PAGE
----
A Florida Master Naturalist Uplands class visits the highest point in Florida, located in Walton County. Photo credit: Carrie Stevenson, UF IFAS Extension
For many Floridians, gardening is a window into learning the cycles of the natural world. Understanding pollination, distinguishing beneficial insects from harmful ones, creating compost, or knowing what time of year to apply iron supplements are important for a gardener to be successful. While we have our share of campers, hikers, and kayakers, over the years Extension agents have found that some of our best Master Naturalist students are those with fond memories of farming or gardening as children or adults.
If you have always been fascinated by the natural world and how plants, animals, and people interact, you might be a perfect candidate for the Master Naturalist program. Offered periodically in almost every county in Florida, this adult educational course combines classroom sessions with field instruction, typically over a six-week period. At graduation, students present an original project, which may vary from creating an exhibit, a children’s book, or even an environmental non-profit organization.
Master Naturalist students vary in backgrounds from retired military and teachers to park rangers and college students. Many Master Gardeners find the courses a helpful addition to their training, and utilize their newly gained knowledge when working with clientele. At completion, students receive an official Florida Master Naturalist certificate, pin, and patch.
The traditional 40-hour courses cover Upland, Coastal, and Freshwater Wetland habitats, while the newer “special topics” cover Conservation Science, Environmental Interpretation, Habitat Evaluation, and Wildlife Monitoring. A new “restoration” series has begun with the Coastal Restoration class, which kicked off in Escambia and Santa Rosa counties and is currently being taught in Bay. Extension agents will be offering several classes in the Panhandle this fall—check out the FMNP registration site to see when a class will be offered near you!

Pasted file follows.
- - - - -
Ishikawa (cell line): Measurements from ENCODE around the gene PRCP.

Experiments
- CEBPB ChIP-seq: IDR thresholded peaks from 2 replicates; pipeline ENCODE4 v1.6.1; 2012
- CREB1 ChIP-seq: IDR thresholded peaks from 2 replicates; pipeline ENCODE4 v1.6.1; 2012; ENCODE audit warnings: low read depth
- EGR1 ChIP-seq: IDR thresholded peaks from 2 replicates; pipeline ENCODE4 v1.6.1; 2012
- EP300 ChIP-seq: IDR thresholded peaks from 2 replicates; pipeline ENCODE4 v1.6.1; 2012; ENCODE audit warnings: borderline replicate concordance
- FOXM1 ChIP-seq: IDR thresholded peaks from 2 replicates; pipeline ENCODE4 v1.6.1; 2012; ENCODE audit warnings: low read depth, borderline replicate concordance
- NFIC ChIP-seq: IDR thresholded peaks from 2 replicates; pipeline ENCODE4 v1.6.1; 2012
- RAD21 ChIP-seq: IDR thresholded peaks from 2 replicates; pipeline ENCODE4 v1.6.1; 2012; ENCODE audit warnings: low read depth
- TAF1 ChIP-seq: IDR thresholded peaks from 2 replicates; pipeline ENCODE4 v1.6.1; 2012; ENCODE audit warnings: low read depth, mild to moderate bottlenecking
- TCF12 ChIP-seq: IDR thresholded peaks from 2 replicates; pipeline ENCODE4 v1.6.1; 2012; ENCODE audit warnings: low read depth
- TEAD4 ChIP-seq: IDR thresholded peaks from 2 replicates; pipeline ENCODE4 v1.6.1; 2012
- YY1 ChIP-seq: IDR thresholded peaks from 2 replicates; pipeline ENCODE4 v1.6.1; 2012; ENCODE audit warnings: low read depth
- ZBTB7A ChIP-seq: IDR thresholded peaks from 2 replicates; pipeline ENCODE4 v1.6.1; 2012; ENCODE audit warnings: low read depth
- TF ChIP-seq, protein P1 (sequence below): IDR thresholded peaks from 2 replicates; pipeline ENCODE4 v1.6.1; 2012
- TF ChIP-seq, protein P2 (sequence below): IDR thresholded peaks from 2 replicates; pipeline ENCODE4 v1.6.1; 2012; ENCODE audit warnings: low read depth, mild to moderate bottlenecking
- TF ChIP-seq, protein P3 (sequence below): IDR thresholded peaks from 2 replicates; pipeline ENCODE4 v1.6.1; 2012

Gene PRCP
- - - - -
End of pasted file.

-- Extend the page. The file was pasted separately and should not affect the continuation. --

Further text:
Mrs. Henry C. Mills in 1966 with her African violets at the North Florida Fair
flower show. Photo by Dan Stainer/State Archives of Florida.
Growing up, as soon as I entered the fair gates, I always headed straight for the rides. If I was lucky, I was able to get an unlimited pass strapped around my wrist and didn’t need to worry about rationing any tickets. Although I usually didn’t remember the names of particular rides – they were clear in my imagination. The spaceship, the circular mini roller coaster, the alien arms… and of course, the Ferris wheel. It wasn’t until I was about a dozen rides in – and starting to feel a little queasy – that the fun houses and win-a-goldfish-by-throwing-a-ring or shoot-a-basketball-for-a-giant-stuffed-tiger games drew my attention. After that, I was ready for funnel cake. Maybe even a corn dog and an assortment of fried cheese, pickles, and the like. Inevitably, I would eat too much and be out of commission for any more rides I was hoping to squeeze in – or squeeze into! This is when I might finally make my rounds through one or two of the giant warehouse-looking buildings that lined the way to the exits, where I knew there was at least a llama or a goat to be fed at the petting zoo.
Instead of simply attending the North Florida Fair this year, submit your garden’s best for competition. Photo by North Florida Fair.